The grassroots track includes a self-leadership session, which shows attendees how to use their personal stories to organize their communities, and a power mapping session, which helps attendees understand how grassroots organizing can help win on issues that matter.
These sessions are moderated by Natanya O’Neill, WNV Field Supervisor. A native of Northern Cheyenne, O’Neill has done extensive civic engagement work on the Flathead Reservation.
The Politics Track includes Working Elections and Campaign Sessions, for those interested in a political career, and the Running for Office 101 session, designed to show attendees that running for office may be easier than they thought, as well as explain the basics of organizing a successful political campaign The ins and outs.
The session included guest speakers, veteran campaign staffer Alice Boyer, Montana Senator Lea Whitford, Montana Representative Sharon Stewart-Peregoy and Wolf Point City Council Member Lance Fourstar.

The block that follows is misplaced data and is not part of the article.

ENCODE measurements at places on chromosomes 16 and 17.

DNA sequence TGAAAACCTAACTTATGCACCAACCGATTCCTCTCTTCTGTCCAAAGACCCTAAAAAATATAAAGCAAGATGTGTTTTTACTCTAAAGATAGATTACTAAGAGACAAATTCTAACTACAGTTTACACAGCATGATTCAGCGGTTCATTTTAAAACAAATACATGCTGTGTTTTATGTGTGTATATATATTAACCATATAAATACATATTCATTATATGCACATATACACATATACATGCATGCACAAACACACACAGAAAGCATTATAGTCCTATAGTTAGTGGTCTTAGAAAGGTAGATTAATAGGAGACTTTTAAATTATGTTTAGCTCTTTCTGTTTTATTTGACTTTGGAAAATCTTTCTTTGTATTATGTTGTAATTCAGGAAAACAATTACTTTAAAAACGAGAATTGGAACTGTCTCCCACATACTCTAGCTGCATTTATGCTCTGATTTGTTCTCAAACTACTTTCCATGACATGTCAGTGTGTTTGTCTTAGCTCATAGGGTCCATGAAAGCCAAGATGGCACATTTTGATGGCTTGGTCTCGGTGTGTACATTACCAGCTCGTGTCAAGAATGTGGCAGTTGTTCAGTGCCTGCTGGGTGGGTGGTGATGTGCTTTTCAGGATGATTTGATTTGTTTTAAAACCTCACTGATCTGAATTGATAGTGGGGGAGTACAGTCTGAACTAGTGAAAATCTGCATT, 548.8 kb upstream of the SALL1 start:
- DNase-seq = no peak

The Political Track ties in with Perez’s overall goal of the campaign, which is to inspire civic engagement among Native Americans and show them the positive impact they can have on their communities through the development of public policy.
In Running for Office 101, Lance Fourstar explains to attendees the power of having Native Americans in public office. To illustrate the importance of this point, he described how the Montana Indian Caucus opposed a draft resolution that would have removed Montana’s reservations.
Although the resolution has since been withdrawn, the issue came up several times throughout the event as it captured the attention of attendees and revealed to many the importance of having Native American representation in the legislature.